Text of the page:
Fresh meat and seafood is allowed. However if you are bringing them frozen or with an ice pack then you need to make sure that the ice remains in a solid-state. If the ice is partially melted, TSA will probably not allow you to bring the ice through. This means that you need to really time your trip to the airport so that these items are brought directly out of the freezer and you arrive at the airport shortly.
The same rule as above applies to other frozen foods. If you are going to bring anything frozen through airport security that ice or ice pack must remain in a solid-state. If something turns into a slushy type of state, then that will likely be considered a liquid and be subject to the 3-1-1 rule.
Ice cream is allowed to security when it is brought through in its solid state.
A live lobster — yes, a live lobster — is allowed through security and must be transported in a clear, plastic, spill proof container. A TSA officer will visually inspect your lobster at the checkpoint. TSA recommends that you contact your airline to determine your airline’s policy on traveling with your lobster before arriving at the airport.
Protein or energy powders
Powder-like substances greater than 12 oz. / 350 mL must be placed in a separate bin for X-ray screening. They may require additional screening and containers may need to be opened. TSA encourages you to place non-essential powders greater than 12 oz. in checked bags.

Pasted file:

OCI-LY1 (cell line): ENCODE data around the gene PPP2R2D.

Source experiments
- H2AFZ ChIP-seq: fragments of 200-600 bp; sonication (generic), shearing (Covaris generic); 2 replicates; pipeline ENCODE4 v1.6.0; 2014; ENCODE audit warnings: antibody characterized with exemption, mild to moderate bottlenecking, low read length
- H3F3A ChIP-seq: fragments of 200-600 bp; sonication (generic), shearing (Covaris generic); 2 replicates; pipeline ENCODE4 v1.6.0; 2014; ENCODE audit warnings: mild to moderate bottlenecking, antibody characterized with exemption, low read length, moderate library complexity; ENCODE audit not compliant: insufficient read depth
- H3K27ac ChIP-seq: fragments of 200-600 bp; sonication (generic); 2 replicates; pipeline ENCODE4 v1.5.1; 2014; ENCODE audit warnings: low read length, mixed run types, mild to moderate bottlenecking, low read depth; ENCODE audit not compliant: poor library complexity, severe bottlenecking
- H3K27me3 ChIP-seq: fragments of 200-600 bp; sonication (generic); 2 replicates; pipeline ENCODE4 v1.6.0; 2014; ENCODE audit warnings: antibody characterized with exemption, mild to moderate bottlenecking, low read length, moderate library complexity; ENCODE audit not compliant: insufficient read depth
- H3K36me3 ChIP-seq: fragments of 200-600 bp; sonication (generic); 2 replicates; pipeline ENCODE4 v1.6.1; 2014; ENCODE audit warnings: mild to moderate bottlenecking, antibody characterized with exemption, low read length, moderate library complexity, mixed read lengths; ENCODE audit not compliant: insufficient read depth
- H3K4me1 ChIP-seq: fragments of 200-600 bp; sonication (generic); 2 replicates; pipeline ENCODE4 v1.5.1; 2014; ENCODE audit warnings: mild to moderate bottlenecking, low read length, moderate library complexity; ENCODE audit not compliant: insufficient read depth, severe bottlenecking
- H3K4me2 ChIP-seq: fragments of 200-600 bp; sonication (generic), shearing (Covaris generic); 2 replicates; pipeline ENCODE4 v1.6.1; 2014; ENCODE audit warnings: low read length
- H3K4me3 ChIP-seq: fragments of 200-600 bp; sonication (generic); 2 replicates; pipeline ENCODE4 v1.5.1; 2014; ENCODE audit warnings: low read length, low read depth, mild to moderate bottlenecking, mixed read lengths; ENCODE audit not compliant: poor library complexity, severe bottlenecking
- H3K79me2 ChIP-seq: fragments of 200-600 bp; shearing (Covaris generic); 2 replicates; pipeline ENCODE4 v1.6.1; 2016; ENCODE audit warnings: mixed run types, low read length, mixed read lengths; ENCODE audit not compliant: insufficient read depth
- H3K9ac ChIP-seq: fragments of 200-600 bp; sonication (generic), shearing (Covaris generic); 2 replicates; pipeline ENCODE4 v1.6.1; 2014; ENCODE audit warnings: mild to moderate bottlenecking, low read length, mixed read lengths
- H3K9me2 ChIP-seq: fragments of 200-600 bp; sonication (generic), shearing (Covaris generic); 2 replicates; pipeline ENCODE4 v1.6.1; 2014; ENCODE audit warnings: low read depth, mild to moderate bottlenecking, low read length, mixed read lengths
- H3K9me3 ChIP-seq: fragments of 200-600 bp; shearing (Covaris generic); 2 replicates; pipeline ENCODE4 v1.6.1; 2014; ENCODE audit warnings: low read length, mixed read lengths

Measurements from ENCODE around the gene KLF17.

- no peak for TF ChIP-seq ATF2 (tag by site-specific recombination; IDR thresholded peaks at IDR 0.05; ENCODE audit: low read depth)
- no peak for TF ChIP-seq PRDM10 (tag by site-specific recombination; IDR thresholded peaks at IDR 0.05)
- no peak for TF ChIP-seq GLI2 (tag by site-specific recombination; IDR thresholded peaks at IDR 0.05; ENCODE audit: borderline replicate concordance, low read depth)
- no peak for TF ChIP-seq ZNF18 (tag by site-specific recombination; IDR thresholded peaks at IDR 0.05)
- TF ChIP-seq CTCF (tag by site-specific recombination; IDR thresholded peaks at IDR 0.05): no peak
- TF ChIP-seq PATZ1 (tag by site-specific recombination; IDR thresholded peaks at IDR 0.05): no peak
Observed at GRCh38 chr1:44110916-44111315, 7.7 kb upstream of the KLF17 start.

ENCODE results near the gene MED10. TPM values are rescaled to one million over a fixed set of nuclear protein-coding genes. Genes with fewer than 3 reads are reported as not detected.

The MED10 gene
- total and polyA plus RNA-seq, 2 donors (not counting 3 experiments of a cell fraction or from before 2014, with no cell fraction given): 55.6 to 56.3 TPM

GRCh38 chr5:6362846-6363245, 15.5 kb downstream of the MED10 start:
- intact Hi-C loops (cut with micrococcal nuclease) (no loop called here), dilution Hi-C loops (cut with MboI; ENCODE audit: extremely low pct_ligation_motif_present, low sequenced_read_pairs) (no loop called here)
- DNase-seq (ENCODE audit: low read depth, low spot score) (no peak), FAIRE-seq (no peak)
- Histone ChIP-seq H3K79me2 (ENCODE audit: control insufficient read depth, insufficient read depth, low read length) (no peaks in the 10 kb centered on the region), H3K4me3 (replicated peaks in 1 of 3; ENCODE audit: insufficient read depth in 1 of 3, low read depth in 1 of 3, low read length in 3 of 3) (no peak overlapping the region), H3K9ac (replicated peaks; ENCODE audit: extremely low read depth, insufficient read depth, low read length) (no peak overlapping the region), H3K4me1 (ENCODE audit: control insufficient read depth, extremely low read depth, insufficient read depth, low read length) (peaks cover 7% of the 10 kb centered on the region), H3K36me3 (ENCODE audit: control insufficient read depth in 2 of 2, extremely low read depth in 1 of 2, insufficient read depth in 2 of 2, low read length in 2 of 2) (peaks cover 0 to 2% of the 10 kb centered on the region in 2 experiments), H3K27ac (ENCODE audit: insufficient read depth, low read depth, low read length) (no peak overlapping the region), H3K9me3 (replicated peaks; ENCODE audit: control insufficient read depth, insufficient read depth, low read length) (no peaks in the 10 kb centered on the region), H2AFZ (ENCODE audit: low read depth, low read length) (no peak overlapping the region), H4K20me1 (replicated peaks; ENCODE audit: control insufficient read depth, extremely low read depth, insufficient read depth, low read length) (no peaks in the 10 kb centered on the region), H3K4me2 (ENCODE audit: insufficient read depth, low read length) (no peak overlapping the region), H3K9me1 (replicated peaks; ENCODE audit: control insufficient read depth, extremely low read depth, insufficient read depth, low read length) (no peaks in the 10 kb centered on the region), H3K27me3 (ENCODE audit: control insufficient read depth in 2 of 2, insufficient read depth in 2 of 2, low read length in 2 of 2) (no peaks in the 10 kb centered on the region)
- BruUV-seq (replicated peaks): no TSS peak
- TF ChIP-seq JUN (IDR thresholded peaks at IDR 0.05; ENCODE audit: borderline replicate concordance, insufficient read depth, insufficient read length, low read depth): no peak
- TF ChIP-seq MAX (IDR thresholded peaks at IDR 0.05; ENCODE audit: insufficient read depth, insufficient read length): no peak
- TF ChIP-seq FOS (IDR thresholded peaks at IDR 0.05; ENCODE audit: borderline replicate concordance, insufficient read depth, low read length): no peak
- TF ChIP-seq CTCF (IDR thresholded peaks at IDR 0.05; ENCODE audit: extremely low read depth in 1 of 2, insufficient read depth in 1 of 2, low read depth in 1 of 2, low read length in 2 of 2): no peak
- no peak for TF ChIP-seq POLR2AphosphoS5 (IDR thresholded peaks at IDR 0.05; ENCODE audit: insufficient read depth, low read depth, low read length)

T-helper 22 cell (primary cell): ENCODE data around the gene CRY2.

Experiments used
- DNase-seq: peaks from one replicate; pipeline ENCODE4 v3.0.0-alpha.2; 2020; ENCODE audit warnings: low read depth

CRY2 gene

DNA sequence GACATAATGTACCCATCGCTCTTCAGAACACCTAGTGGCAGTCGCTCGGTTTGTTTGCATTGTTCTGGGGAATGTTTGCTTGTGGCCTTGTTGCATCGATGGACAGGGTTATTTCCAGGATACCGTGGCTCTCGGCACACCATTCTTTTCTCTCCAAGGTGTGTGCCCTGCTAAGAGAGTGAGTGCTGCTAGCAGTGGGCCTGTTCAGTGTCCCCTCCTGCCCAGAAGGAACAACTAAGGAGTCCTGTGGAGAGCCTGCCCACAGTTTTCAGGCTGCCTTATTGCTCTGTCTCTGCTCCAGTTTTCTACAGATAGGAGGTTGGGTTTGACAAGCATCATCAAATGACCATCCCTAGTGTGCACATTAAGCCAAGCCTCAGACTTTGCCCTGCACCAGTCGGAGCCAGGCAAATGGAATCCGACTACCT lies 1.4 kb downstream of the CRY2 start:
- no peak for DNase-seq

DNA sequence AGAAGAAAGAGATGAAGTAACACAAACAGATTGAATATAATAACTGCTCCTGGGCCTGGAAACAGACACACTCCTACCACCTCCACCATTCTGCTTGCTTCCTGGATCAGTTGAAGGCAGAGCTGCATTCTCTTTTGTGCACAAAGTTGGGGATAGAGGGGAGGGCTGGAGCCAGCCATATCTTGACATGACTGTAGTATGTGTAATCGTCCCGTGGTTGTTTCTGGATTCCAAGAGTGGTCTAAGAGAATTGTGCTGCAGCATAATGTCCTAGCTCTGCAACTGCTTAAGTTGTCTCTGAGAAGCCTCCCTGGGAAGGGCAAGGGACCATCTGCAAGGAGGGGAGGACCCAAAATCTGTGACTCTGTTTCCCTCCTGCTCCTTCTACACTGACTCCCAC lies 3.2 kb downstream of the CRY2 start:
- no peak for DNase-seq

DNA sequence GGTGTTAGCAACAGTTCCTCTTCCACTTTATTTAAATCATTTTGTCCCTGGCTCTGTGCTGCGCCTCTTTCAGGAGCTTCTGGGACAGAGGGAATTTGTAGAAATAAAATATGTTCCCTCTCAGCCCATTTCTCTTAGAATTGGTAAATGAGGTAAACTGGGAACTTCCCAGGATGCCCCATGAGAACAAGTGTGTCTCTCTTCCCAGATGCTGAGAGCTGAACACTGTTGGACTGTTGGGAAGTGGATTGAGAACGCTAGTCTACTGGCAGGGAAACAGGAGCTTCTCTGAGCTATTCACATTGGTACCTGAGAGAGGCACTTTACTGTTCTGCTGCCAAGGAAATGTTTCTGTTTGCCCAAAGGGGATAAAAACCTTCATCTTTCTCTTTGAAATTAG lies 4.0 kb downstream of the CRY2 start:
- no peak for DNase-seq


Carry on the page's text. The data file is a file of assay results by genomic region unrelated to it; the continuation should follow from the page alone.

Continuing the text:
If you have gone through all of the rules, and you are still unsure about whether or not your food item is prohibited through airport security, you can simply contact TSA.
For items not listed here, snap a picture or send a question to AskTSA on Facebook Messenger or Twitter. They state that they are available from 8 a.m. to 10 p.m. ET weekdays; 9 a.m. to 7 p.m. weekends/holidays.
It is somewhat surprising that TSA allows you to bring it in so much food through airport security. But for those people who are on a budget or like to trim expenses, bringing food through airport security can be a great way to save money. Just make sure that you are aware of the restrictions on certain foods and you should have a smooth experience.
UponArriving has partnered with CardRatings for our coverage of credit card products. UponArriving and CardRatings may receive a commission from card issuers. Responses are not provided or commissioned by the bank advertiser. Responses have not been reviewed, approved or otherwise endorsed by the bank advertiser. It is not the bank advertiser’s responsibility to ensure all posts and/or questions are answered.
Daniel Gillaspia is the Founder of UponArriving.com and creator of the credit card app, WalletFlo. He is a former attorney turned full-time credit card rewards/travel expert and has earned and redeemed millions of miles to travel the globe. His content has been featured in major publications such as National Geographic, Smithsonian Magazine, Forbes, CNBC, US News, and Business Insider. Find his full bio here.